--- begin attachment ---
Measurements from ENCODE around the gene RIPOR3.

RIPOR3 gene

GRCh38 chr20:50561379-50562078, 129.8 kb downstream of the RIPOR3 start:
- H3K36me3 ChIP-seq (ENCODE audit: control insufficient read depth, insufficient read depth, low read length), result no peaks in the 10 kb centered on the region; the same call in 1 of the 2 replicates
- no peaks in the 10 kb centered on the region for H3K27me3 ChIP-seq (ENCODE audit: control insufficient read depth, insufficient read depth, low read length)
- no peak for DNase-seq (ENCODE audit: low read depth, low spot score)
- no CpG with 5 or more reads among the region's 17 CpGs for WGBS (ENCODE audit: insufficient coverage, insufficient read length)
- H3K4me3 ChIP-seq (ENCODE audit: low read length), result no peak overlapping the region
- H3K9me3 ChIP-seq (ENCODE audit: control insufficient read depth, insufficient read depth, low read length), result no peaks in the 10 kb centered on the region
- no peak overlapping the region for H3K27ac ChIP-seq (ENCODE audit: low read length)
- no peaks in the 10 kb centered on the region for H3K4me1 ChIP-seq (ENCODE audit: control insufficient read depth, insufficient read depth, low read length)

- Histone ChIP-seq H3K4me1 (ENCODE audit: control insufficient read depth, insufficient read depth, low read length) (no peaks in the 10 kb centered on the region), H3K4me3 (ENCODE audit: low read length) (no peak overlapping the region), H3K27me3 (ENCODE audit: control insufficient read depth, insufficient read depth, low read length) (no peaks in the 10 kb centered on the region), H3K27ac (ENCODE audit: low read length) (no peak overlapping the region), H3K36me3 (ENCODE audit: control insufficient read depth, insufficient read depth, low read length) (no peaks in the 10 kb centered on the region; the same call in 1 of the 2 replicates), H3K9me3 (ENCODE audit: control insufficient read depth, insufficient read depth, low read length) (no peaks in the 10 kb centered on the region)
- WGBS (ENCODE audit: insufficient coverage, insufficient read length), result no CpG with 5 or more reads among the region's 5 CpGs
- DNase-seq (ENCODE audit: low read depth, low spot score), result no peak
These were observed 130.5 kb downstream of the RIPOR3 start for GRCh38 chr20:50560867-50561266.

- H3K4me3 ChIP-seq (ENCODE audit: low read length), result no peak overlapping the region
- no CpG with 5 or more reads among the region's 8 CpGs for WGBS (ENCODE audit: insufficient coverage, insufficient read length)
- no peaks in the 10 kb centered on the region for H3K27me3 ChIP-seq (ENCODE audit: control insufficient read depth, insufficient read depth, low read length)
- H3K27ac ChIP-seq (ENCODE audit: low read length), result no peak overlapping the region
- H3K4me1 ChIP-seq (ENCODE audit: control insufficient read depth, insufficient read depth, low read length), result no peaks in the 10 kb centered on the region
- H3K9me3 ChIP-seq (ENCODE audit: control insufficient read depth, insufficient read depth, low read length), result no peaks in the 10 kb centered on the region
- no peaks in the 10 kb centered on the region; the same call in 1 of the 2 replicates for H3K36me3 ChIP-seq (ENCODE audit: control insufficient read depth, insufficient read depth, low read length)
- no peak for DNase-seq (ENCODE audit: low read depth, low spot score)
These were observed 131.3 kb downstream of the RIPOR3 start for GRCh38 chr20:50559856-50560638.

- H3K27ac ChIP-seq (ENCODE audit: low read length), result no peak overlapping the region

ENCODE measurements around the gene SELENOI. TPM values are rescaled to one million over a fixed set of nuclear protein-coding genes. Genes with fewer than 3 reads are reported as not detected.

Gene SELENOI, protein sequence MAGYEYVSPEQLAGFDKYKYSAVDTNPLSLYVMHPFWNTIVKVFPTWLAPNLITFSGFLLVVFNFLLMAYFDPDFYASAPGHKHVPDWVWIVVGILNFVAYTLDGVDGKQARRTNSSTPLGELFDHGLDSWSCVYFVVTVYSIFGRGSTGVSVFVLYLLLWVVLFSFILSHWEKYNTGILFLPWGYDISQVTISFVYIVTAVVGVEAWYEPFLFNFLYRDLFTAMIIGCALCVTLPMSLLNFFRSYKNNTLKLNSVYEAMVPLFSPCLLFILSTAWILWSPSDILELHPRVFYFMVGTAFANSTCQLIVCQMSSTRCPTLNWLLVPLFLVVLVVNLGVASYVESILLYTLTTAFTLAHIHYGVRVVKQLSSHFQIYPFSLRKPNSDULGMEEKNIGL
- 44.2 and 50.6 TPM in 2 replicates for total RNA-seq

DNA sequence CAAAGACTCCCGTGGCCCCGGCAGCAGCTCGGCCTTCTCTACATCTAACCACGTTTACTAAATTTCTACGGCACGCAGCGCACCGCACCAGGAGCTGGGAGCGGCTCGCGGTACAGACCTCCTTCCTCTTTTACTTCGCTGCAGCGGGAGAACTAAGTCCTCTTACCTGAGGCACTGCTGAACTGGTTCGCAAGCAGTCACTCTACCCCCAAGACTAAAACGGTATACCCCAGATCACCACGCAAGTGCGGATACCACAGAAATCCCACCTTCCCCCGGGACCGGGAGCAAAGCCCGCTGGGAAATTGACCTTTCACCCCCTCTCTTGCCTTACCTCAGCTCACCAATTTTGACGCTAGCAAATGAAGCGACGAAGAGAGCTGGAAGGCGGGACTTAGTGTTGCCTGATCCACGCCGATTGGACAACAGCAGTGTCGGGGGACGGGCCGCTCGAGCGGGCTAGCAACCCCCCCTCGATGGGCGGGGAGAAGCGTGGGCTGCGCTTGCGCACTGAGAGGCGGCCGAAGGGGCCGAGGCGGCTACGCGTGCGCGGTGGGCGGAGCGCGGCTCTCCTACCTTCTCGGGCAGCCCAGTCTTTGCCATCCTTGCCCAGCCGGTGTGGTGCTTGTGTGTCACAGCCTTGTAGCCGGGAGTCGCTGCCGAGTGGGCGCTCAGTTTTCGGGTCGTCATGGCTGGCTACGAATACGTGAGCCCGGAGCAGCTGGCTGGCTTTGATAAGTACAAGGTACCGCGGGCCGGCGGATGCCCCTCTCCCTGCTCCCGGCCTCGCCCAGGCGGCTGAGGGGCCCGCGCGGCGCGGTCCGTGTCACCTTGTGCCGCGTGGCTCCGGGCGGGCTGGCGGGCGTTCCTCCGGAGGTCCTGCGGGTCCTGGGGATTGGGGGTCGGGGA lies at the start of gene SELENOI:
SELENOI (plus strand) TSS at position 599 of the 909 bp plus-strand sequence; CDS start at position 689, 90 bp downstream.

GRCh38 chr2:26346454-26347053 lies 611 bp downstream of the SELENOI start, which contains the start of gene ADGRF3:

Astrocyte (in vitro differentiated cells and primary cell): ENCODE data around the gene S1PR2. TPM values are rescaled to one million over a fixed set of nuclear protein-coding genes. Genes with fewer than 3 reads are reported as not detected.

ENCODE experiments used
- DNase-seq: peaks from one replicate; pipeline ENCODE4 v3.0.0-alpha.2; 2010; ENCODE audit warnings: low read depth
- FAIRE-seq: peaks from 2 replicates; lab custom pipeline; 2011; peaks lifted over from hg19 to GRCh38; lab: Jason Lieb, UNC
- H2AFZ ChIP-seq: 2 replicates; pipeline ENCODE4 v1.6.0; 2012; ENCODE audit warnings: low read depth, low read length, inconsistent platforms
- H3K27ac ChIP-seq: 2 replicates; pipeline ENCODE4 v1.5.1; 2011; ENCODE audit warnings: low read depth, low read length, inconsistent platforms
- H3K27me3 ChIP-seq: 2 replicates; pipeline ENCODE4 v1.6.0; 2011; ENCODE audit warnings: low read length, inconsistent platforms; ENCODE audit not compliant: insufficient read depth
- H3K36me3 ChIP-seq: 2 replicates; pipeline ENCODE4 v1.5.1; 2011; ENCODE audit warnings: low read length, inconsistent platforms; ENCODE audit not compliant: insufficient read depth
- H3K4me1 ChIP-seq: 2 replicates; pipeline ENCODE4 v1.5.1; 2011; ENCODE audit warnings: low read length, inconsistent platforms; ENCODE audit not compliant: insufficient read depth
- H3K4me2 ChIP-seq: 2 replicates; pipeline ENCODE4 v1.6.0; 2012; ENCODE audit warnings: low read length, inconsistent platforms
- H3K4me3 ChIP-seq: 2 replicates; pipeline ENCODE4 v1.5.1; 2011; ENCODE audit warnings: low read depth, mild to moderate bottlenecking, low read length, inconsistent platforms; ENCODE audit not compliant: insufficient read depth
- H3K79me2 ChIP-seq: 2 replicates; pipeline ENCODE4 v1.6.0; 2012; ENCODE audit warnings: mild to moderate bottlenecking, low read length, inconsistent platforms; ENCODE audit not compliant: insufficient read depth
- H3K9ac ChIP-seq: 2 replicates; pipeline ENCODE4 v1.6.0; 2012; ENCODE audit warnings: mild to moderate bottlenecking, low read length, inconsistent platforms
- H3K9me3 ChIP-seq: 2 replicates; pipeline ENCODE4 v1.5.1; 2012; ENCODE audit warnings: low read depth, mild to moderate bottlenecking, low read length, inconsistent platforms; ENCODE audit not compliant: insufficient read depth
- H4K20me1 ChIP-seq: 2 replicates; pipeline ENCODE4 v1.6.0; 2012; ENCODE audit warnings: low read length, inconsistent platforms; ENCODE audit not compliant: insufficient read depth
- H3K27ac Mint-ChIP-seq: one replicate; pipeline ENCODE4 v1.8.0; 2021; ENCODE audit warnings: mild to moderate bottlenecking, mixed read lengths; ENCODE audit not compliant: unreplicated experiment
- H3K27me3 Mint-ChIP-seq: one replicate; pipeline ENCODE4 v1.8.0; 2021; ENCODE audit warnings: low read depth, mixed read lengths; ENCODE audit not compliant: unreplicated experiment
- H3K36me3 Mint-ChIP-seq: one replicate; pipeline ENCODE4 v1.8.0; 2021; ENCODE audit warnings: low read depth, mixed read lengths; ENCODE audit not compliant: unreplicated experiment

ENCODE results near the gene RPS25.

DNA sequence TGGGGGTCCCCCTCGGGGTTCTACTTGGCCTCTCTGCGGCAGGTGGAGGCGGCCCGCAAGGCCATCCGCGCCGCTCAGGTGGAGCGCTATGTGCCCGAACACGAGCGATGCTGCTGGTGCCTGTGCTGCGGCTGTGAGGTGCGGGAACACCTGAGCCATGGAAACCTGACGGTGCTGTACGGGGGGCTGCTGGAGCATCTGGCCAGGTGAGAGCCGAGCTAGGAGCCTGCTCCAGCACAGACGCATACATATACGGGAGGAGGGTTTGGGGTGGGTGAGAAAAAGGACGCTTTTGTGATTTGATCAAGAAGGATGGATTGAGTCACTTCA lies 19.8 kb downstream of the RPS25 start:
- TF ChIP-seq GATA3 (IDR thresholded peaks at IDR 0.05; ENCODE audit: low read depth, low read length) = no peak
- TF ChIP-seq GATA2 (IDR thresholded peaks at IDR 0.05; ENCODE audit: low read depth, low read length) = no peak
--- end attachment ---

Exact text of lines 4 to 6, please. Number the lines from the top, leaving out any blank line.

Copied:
- H3K36me3 ChIP-seq (ENCODE audit: control insufficient read depth, insufficient read depth, low read length), result no peaks in the 10 kb centered on the region; the same call in 1 of the 2 replicates
- no peaks in the 10 kb centered on the region for H3K27me3 ChIP-seq (ENCODE audit: control insufficient read depth, insufficient read depth, low read length)
- no peak for DNase-seq (ENCODE audit: low read depth, low spot score)